Walmer Heights is a residential area of Walmer and according to Redgrave, “Mr. Geard purchased in Walmer 100 acres [40 ha.] of the estate known as Walmer Heights which he converted into a magnificent country residence”.
Main picture: Walmer Heights
It was in 1859 that Geard purchased one of the Walmer smallholdings on the boundary of Buffelsfontein / Emerald Hill. Sixteen years later in 1875 Geard purchased a portion of John Miller’s property, Emerald Hill and rebuilt the house, described as having wonderful views. According to Harradine, “the name of the house was given as both Walmer Heights and Manor Heights but was probably in todays Walmer Heights.” As a matter of interest the name Walmer Heights did not originate from the Lovemore family as is supposed by many people.
Dr. Ensor’s description
In the book, Memoir of The Hon. John Geard by the Reverend A. Hanesworth, which was kindly supplied by David Geard whose great great uncle was John Geard, Hanesworth provides a detailed description of this estate which appeared in the Eastern Province Herald. In writing a biography it is highly unusual to obtain such an elaborate description but in this case the details were obtained from this article by Dr Frederick Ensor. In his writing, Hanesworth also draws from letters sent by Geard to his wife. This description is largely a redacted version [in italics] of Hanesworth’s book.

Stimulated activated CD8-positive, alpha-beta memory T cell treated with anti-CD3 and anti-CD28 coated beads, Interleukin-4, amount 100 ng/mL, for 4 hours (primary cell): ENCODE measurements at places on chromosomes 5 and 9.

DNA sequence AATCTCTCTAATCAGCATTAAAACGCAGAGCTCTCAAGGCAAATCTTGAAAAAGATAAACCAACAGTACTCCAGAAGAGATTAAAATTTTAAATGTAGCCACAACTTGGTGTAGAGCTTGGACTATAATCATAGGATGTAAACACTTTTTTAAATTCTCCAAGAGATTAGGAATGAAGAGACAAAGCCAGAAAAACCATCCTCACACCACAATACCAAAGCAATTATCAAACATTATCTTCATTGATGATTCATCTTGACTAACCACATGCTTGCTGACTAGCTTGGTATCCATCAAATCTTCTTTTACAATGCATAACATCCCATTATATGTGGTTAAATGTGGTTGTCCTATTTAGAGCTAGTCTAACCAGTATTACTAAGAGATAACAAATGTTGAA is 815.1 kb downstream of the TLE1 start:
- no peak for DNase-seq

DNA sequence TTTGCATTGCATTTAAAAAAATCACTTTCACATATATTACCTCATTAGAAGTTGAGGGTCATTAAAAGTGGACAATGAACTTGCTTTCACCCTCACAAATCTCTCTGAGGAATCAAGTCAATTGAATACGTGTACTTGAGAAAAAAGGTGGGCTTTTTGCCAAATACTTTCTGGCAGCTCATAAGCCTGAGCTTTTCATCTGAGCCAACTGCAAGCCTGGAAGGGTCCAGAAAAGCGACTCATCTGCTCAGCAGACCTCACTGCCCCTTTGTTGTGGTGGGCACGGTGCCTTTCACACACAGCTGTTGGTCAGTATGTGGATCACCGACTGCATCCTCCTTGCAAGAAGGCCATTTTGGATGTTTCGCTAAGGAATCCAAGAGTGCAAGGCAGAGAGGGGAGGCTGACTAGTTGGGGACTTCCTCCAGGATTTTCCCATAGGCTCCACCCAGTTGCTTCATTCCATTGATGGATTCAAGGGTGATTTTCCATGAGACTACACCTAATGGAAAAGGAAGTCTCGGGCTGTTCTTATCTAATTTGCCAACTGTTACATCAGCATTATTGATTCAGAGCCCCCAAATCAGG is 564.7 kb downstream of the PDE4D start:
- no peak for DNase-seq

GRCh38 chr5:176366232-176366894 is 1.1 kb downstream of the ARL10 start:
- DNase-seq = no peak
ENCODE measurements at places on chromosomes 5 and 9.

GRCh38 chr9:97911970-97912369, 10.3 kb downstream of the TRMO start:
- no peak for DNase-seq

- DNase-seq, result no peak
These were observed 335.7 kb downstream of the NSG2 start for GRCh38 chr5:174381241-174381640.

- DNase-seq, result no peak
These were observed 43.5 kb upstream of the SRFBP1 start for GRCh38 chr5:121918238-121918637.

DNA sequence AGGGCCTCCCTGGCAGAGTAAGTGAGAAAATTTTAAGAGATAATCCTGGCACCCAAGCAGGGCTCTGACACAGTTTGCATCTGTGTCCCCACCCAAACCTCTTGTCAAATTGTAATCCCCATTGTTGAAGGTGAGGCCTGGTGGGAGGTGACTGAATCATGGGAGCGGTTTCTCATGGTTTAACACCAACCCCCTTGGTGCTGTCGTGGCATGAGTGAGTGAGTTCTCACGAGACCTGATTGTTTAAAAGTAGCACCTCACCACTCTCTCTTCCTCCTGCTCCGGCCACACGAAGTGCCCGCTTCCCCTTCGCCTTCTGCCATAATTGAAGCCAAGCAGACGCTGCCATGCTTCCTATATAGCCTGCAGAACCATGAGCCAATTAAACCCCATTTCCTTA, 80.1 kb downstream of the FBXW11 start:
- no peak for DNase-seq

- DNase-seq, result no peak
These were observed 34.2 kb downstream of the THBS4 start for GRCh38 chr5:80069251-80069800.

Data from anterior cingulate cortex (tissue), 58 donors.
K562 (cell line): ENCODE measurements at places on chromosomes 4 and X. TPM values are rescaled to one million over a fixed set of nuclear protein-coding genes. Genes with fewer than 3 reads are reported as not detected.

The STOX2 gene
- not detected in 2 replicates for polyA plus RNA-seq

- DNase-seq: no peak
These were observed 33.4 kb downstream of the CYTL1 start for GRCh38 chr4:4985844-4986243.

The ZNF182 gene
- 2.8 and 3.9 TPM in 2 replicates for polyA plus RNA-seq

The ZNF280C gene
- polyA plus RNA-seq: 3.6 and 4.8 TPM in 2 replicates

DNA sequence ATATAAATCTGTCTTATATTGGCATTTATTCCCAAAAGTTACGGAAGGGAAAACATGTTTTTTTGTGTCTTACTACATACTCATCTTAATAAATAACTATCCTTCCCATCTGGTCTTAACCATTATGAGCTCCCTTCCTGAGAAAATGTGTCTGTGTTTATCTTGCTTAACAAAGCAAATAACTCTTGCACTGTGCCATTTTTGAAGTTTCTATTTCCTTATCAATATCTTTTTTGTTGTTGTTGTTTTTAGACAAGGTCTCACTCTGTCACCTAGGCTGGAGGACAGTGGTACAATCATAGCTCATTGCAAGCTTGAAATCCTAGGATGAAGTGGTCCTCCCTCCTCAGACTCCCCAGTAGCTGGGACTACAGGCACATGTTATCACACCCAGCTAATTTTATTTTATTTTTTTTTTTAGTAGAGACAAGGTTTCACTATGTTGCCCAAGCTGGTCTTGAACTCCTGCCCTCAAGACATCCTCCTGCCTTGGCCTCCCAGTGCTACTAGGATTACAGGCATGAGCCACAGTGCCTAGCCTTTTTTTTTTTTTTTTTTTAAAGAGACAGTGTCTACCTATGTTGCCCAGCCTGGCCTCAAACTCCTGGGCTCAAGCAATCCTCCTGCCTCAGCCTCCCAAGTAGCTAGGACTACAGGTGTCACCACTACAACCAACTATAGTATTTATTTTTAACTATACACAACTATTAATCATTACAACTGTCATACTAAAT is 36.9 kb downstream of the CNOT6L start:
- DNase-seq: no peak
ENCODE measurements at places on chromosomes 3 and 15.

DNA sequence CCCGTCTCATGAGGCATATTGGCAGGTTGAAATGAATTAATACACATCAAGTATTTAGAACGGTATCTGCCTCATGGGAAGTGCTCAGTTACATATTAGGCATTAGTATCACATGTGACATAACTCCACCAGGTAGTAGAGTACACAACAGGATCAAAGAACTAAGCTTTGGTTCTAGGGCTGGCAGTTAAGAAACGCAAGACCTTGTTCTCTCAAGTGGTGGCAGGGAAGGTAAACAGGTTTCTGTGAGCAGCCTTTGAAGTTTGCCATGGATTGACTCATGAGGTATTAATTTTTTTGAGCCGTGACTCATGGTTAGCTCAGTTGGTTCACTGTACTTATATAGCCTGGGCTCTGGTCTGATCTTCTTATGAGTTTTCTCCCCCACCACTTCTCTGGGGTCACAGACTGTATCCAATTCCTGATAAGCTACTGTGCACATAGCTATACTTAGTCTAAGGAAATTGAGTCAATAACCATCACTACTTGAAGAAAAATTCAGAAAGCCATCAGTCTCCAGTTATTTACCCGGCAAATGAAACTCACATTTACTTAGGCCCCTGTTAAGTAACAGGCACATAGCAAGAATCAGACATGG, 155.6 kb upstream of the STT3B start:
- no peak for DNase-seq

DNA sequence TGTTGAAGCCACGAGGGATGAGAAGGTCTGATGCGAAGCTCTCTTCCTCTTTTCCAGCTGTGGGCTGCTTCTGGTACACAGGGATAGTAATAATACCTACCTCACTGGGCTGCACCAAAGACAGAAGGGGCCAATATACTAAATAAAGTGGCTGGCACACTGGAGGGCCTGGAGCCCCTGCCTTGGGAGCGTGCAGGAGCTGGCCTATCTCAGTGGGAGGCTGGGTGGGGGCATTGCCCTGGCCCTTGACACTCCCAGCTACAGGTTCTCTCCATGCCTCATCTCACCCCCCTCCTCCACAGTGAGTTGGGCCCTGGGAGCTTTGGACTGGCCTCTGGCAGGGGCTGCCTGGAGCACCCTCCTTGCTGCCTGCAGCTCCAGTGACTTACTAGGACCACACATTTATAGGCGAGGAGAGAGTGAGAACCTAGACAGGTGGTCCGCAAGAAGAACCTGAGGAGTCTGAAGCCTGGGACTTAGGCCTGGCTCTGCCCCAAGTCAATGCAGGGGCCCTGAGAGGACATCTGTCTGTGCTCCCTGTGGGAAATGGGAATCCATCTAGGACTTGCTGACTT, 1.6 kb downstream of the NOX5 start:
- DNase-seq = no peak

Walmer Heights was John Geard’s country residence. The hundred acres of estate attached to which it was the favourite recreation in his later life to plant and beautify. He rebuilt the house and in the following years made a very delightful retreat of this rustic home, overlooking the sea, with its gardens, avenues and woodlands. It was an easy drive of five miles [8 kms] from Port Elizabeth. Initially the journey into town must have been via the original route id est before New Road [later Target Kloof] was constructed This would have down Heugh Road and through South End.